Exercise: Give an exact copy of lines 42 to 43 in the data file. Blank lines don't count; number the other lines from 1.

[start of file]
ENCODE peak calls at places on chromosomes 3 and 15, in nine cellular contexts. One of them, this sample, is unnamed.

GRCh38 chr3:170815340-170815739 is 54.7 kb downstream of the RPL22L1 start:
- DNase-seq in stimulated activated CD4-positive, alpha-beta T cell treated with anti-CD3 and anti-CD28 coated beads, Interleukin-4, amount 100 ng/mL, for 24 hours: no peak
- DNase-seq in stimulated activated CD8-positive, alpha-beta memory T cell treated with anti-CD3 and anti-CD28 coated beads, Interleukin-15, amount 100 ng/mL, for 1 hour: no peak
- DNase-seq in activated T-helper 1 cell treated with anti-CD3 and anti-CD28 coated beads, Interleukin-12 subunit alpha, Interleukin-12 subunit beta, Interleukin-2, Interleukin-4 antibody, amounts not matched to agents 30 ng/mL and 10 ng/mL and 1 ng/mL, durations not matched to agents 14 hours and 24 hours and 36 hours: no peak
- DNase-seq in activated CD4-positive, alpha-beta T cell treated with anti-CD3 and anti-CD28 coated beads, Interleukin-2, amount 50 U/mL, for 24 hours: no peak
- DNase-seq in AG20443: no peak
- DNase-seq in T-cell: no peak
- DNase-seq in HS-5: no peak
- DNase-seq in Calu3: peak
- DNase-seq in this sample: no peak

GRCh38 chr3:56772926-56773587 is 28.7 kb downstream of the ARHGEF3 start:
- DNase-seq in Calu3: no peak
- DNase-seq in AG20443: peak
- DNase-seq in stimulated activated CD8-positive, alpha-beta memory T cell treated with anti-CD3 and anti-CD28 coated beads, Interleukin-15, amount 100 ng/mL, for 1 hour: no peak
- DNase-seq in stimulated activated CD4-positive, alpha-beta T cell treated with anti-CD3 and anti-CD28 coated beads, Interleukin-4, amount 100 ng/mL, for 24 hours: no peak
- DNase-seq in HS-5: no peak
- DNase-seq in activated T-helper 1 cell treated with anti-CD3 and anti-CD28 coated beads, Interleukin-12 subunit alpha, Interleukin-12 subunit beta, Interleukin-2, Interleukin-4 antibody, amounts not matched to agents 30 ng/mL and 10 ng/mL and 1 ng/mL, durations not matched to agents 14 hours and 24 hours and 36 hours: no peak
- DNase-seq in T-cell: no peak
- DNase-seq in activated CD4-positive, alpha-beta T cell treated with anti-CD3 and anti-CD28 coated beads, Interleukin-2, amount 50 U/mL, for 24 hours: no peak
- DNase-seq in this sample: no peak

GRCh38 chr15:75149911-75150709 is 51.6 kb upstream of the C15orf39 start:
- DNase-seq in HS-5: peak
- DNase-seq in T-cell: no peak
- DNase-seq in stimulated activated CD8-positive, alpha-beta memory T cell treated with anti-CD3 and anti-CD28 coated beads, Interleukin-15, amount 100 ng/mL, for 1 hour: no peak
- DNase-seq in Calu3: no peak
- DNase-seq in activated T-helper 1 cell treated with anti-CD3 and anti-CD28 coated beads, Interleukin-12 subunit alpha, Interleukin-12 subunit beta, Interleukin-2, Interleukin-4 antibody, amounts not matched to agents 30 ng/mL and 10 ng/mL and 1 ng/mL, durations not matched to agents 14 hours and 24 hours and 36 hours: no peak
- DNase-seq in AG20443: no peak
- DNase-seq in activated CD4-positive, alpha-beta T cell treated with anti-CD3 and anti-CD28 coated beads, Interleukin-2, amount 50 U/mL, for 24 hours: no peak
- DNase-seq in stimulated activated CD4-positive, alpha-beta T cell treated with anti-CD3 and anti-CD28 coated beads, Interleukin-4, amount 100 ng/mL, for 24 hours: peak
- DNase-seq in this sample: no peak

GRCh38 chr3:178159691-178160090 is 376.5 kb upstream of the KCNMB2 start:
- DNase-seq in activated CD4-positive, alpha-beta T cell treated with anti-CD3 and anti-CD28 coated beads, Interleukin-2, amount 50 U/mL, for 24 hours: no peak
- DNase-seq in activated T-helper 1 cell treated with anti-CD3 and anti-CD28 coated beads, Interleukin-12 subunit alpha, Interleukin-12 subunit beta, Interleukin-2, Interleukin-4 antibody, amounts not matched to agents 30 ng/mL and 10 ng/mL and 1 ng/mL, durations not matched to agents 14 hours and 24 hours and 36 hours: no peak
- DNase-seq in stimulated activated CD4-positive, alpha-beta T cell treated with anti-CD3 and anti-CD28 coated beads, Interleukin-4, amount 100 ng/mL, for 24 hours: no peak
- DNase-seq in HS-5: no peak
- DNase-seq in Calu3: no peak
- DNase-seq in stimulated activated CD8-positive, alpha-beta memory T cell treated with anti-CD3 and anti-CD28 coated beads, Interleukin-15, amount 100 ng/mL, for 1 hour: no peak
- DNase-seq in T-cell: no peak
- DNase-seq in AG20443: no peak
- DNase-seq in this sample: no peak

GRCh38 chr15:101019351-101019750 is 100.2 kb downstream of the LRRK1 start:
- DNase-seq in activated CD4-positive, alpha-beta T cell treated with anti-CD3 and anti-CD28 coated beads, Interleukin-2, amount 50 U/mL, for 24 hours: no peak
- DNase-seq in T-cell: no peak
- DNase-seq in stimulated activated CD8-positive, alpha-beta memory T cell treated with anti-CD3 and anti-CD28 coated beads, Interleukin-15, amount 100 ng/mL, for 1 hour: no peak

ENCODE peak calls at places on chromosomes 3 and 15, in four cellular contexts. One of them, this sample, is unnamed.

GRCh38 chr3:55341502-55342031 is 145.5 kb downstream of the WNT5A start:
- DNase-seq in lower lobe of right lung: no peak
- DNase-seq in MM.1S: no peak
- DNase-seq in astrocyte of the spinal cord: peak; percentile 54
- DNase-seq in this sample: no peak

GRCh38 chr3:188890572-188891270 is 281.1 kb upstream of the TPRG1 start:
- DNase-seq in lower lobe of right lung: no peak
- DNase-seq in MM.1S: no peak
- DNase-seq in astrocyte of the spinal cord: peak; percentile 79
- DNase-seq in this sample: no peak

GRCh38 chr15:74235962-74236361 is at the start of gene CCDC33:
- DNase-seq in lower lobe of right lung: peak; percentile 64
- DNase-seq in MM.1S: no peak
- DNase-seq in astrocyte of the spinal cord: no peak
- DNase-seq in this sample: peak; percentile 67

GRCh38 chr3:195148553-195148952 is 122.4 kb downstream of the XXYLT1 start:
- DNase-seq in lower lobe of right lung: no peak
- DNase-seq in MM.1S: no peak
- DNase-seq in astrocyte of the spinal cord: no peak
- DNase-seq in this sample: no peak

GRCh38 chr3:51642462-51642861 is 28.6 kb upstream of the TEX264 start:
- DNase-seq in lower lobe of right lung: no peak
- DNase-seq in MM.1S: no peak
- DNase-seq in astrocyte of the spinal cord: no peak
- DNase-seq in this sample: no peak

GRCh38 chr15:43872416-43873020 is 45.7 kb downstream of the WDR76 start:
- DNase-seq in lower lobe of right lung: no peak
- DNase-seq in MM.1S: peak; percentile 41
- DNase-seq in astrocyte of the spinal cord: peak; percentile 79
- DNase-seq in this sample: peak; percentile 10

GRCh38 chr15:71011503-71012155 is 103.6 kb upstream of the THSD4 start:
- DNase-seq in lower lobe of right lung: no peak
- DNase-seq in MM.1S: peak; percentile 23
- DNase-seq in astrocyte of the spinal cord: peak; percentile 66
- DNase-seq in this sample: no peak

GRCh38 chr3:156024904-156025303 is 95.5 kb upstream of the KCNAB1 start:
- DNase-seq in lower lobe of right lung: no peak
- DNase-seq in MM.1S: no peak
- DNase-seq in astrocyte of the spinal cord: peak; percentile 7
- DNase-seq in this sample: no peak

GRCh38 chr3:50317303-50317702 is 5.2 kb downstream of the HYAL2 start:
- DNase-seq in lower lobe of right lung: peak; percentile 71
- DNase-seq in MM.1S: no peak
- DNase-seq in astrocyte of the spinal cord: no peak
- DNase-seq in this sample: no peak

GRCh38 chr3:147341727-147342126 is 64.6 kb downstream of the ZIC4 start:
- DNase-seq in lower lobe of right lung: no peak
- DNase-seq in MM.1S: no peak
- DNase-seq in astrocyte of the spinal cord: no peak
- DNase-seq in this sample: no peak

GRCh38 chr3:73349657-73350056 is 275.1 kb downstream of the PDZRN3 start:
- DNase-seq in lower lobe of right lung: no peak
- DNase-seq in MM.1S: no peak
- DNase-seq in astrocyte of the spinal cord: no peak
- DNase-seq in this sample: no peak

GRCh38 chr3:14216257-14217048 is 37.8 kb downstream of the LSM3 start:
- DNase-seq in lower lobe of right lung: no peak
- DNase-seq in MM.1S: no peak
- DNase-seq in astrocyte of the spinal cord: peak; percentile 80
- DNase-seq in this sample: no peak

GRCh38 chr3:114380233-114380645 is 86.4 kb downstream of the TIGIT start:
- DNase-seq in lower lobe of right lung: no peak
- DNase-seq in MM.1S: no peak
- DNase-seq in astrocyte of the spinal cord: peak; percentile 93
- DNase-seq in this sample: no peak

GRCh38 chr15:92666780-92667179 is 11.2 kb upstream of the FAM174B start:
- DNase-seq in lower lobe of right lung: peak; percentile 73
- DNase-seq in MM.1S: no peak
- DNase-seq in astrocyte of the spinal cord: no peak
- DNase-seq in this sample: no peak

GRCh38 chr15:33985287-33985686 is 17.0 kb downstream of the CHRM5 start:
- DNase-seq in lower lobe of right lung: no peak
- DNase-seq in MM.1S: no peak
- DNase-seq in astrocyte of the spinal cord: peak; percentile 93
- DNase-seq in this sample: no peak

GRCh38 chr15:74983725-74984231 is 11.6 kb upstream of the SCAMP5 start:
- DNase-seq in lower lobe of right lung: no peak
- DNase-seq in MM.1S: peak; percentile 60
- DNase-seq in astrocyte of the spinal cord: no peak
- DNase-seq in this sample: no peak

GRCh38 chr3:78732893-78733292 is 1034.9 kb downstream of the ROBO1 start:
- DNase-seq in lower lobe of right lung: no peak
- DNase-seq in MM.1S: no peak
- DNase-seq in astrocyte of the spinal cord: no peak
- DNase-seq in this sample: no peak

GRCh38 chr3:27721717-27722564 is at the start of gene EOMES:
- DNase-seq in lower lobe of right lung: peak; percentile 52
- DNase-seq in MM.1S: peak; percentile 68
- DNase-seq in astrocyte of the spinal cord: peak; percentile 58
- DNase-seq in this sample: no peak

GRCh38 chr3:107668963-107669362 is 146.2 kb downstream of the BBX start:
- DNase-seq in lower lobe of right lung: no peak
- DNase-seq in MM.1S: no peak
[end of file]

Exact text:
GRCh38 chr15:101019351-101019750 is 100.2 kb downstream of the LRRK1 start:
- DNase-seq in activated CD4-positive, alpha-beta T cell treated with anti-CD3 and anti-CD28 coated beads, Interleukin-2, amount 50 U/mL, for 24 hours: no peak